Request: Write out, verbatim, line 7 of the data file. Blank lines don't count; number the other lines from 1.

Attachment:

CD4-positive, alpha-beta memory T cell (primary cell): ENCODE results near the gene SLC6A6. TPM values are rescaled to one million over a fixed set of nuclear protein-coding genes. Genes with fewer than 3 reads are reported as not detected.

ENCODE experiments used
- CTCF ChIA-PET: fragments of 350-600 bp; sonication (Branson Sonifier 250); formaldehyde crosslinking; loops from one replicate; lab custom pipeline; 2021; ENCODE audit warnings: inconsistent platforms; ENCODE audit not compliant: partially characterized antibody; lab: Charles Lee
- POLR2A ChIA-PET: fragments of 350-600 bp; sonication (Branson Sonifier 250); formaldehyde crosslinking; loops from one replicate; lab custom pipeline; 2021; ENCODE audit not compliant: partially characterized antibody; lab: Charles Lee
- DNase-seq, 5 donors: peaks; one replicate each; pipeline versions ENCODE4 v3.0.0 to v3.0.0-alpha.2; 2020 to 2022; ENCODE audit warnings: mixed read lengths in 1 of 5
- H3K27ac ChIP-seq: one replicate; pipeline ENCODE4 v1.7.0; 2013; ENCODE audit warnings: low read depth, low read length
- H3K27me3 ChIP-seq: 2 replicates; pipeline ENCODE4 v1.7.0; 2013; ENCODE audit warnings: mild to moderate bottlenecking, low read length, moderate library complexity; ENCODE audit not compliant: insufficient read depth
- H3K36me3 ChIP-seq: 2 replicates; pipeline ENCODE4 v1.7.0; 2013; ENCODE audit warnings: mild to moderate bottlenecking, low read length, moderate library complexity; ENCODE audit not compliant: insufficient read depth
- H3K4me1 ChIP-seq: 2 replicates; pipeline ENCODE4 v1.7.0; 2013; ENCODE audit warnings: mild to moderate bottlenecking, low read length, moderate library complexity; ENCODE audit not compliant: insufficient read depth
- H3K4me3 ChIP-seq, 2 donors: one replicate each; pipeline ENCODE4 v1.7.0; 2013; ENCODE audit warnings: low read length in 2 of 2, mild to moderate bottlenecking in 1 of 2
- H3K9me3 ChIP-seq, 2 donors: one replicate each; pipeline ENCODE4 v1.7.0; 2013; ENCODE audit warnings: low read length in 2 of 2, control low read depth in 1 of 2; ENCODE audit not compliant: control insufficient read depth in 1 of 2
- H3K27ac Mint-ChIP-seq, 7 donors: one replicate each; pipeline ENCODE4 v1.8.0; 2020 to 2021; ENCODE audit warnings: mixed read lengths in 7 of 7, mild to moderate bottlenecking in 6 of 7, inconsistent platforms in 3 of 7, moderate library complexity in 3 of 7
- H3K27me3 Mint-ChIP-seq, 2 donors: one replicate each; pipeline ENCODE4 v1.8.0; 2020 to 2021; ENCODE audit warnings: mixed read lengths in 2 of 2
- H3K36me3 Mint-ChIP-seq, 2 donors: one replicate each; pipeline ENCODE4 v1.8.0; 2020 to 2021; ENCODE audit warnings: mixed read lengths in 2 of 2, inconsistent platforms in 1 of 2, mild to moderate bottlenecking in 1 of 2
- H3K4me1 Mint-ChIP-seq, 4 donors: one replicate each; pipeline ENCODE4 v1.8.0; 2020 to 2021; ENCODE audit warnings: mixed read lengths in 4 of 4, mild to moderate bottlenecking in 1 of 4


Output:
- H3K27me3 ChIP-seq: 2 replicates; pipeline ENCODE4 v1.7.0; 2013; ENCODE audit warnings: mild to moderate bottlenecking, low read length, moderate library complexity; ENCODE audit not compliant: insufficient read depth